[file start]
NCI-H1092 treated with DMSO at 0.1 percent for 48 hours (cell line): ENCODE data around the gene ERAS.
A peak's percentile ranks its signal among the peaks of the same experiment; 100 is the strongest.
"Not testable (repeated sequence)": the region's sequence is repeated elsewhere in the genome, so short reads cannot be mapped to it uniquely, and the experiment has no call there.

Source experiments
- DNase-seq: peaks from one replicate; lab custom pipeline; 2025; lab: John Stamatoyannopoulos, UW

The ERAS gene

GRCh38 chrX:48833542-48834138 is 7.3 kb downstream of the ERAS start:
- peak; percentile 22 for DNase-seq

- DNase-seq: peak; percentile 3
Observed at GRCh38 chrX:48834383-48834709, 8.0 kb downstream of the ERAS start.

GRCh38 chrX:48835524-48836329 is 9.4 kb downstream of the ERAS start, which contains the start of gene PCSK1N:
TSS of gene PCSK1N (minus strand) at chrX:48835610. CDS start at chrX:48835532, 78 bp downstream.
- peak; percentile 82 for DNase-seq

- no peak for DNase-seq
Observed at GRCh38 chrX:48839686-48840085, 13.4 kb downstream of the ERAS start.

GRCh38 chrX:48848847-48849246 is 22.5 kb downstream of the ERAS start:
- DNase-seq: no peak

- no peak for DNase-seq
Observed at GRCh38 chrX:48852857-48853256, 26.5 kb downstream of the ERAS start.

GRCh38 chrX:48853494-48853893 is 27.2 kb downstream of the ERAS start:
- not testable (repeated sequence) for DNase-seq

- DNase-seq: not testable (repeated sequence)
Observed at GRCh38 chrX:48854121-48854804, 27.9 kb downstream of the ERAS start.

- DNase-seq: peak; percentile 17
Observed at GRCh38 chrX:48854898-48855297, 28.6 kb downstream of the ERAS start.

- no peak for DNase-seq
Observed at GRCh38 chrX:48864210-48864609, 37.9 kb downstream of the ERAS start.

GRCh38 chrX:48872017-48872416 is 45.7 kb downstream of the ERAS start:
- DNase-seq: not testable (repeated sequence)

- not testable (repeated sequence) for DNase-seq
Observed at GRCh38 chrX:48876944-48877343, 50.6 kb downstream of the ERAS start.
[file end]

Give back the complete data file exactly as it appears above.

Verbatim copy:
NCI-H1092 treated with DMSO at 0.1 percent for 48 hours (cell line): ENCODE data around the gene ERAS.
A peak's percentile ranks its signal among the peaks of the same experiment; 100 is the strongest.
"Not testable (repeated sequence)": the region's sequence is repeated elsewhere in the genome, so short reads cannot be mapped to it uniquely, and the experiment has no call there.

Source experiments
- DNase-seq: peaks from one replicate; lab custom pipeline; 2025; lab: John Stamatoyannopoulos, UW

The ERAS gene

GRCh38 chrX:48833542-48834138 is 7.3 kb downstream of the ERAS start:
- peak; percentile 22 for DNase-seq

- DNase-seq: peak; percentile 3
Observed at GRCh38 chrX:48834383-48834709, 8.0 kb downstream of the ERAS start.

GRCh38 chrX:48835524-48836329 is 9.4 kb downstream of the ERAS start, which contains the start of gene PCSK1N:
TSS of gene PCSK1N (minus strand) at chrX:48835610. CDS start at chrX:48835532, 78 bp downstream.
- peak; percentile 82 for DNase-seq

- no peak for DNase-seq
Observed at GRCh38 chrX:48839686-48840085, 13.4 kb downstream of the ERAS start.

GRCh38 chrX:48848847-48849246 is 22.5 kb downstream of the ERAS start:
- DNase-seq: no peak

- no peak for DNase-seq
Observed at GRCh38 chrX:48852857-48853256, 26.5 kb downstream of the ERAS start.

GRCh38 chrX:48853494-48853893 is 27.2 kb downstream of the ERAS start:
- not testable (repeated sequence) for DNase-seq

- DNase-seq: not testable (repeated sequence)
Observed at GRCh38 chrX:48854121-48854804, 27.9 kb downstream of the ERAS start.

- DNase-seq: peak; percentile 17
Observed at GRCh38 chrX:48854898-48855297, 28.6 kb downstream of the ERAS start.

- no peak for DNase-seq
Observed at GRCh38 chrX:48864210-48864609, 37.9 kb downstream of the ERAS start.

GRCh38 chrX:48872017-48872416 is 45.7 kb downstream of the ERAS start:
- DNase-seq: not testable (repeated sequence)

- not testable (repeated sequence) for DNase-seq
Observed at GRCh38 chrX:48876944-48877343, 50.6 kb downstream of the ERAS start.